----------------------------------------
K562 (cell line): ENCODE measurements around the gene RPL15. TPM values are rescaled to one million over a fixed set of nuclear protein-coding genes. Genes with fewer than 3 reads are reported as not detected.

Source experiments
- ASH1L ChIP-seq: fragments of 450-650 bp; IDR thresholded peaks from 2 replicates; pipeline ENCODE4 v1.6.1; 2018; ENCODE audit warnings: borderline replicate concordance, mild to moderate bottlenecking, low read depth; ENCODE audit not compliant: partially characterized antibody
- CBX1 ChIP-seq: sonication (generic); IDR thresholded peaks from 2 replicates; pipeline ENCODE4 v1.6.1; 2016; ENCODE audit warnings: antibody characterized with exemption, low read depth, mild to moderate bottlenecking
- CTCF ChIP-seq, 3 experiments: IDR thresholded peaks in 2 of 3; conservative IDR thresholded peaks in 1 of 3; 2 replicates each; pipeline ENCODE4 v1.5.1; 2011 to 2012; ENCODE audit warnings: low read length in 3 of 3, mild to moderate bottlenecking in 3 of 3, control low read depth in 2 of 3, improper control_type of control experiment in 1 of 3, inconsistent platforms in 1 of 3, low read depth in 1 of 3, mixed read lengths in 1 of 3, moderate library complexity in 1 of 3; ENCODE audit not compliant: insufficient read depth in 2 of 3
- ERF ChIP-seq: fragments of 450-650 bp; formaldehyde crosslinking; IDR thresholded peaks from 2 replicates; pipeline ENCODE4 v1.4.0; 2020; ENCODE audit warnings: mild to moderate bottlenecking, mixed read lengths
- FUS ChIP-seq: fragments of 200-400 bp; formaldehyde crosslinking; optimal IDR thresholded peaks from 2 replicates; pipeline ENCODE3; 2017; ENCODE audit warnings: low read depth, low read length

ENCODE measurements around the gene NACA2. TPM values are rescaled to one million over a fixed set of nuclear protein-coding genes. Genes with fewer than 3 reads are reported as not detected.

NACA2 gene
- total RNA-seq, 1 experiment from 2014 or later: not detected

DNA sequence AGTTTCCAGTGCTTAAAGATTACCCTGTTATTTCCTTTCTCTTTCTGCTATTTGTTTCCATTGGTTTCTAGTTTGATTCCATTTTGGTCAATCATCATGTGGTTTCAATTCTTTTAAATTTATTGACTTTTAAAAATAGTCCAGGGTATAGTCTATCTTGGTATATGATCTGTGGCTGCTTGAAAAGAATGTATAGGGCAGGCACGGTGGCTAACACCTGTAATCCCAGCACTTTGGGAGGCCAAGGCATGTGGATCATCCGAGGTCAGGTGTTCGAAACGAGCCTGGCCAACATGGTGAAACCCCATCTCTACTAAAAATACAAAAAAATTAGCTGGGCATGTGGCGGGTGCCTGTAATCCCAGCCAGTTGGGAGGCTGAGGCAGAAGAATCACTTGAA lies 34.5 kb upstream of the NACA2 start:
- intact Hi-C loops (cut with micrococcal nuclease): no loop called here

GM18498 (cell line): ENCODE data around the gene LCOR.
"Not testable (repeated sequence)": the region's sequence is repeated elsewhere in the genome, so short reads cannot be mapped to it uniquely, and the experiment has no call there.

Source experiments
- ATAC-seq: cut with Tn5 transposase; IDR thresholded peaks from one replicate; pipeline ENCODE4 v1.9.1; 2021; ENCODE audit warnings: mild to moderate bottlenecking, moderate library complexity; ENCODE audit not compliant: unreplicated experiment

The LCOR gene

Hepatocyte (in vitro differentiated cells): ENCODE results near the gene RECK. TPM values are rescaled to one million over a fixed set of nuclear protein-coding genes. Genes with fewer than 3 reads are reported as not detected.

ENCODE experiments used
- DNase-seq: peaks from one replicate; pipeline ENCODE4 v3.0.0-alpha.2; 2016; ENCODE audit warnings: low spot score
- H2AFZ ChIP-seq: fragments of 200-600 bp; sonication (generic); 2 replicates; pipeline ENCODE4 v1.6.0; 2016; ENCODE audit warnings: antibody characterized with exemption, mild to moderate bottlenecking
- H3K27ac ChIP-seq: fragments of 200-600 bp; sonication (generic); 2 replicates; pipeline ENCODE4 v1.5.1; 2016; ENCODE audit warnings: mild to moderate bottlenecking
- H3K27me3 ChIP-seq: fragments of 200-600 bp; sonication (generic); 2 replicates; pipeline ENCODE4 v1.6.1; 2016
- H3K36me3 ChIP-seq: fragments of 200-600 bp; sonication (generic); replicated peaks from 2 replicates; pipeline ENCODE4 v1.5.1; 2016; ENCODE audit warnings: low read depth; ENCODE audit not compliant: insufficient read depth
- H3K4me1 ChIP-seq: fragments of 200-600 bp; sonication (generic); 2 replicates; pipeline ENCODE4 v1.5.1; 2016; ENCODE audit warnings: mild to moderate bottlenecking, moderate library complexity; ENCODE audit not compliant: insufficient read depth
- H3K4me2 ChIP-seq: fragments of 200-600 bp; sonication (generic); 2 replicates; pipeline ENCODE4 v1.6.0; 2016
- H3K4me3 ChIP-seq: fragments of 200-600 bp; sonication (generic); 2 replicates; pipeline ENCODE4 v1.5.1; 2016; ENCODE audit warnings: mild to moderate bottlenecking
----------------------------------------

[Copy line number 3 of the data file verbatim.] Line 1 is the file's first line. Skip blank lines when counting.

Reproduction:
- ASH1L ChIP-seq: fragments of 450-650 bp; IDR thresholded peaks from 2 replicates; pipeline ENCODE4 v1.6.1; 2018; ENCODE audit warnings: borderline replicate concordance, mild to moderate bottlenecking, low read depth; ENCODE audit not compliant: partially characterized antibody